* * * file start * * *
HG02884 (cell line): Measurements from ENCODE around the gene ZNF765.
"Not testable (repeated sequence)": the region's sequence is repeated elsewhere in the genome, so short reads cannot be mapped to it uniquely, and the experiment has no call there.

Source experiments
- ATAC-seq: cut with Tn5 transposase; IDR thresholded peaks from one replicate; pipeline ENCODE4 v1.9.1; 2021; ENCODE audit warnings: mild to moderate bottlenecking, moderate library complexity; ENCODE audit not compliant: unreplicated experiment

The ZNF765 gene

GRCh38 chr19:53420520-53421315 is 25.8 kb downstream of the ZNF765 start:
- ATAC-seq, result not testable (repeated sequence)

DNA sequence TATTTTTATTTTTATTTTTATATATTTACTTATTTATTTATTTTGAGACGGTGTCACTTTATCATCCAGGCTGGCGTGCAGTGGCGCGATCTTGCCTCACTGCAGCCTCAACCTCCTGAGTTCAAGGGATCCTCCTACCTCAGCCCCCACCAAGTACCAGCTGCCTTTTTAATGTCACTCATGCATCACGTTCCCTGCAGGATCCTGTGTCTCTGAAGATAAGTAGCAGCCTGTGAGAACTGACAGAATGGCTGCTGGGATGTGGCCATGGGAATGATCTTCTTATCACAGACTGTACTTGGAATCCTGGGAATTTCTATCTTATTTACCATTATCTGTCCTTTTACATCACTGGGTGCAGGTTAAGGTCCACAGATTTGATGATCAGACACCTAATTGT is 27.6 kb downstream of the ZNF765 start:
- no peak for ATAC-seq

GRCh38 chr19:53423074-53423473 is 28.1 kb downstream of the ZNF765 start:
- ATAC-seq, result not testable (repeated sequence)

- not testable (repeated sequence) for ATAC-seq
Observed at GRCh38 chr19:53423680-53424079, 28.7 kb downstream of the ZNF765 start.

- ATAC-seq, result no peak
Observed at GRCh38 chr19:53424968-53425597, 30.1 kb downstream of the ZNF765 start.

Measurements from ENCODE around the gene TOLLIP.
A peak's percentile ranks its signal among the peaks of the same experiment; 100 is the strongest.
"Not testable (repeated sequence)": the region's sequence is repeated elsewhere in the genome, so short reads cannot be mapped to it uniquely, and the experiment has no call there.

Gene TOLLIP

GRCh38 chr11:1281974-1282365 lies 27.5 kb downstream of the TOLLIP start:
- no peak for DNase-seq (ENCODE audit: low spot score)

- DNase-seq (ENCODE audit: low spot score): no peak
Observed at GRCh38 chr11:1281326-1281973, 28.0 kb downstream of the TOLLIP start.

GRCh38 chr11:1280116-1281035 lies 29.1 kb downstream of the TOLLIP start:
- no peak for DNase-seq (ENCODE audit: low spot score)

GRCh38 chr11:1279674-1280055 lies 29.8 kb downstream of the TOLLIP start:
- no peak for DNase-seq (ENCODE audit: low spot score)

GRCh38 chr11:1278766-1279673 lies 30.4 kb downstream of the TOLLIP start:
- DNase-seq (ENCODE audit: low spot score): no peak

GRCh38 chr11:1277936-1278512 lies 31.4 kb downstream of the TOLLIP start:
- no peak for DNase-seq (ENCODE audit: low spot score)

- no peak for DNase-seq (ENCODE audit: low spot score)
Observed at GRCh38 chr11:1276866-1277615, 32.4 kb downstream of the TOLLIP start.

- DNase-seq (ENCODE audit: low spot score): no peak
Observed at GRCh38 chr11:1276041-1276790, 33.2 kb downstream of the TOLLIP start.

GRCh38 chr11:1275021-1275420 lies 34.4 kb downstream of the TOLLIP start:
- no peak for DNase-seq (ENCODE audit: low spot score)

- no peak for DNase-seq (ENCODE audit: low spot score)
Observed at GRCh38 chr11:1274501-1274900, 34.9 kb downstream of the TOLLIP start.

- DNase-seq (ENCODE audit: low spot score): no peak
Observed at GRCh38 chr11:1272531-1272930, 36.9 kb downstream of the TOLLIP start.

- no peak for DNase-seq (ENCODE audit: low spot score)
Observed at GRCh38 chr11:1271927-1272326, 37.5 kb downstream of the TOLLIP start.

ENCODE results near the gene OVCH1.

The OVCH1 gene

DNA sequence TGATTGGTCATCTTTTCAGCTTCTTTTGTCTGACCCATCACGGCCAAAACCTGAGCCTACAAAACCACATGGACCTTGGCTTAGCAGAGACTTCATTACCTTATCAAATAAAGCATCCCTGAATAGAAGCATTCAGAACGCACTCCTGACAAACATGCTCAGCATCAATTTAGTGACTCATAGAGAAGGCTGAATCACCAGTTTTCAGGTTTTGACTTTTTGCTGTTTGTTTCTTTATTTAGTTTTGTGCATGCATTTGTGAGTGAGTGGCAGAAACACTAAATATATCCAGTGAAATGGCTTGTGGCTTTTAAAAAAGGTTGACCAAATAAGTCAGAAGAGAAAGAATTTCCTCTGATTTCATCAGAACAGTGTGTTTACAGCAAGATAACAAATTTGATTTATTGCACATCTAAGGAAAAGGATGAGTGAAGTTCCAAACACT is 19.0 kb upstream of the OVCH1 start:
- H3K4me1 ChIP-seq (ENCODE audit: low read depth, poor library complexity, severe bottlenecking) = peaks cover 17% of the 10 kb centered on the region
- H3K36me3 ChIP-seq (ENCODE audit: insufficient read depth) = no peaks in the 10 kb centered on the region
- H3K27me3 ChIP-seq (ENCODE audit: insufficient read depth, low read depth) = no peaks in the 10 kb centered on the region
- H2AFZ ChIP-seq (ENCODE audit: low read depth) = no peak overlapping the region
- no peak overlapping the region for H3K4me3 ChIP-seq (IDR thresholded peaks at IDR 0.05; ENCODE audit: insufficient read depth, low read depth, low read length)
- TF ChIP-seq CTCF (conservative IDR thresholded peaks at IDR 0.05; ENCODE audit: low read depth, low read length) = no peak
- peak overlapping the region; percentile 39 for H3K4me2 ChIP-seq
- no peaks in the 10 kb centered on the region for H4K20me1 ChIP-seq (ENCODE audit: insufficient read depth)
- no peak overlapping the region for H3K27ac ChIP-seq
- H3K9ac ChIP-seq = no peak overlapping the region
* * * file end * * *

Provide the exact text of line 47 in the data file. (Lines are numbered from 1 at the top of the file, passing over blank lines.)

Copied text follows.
- H3K4me1 ChIP-seq (ENCODE audit: low read depth, poor library complexity, severe bottlenecking) = peaks cover 17% of the 10 kb centered on the region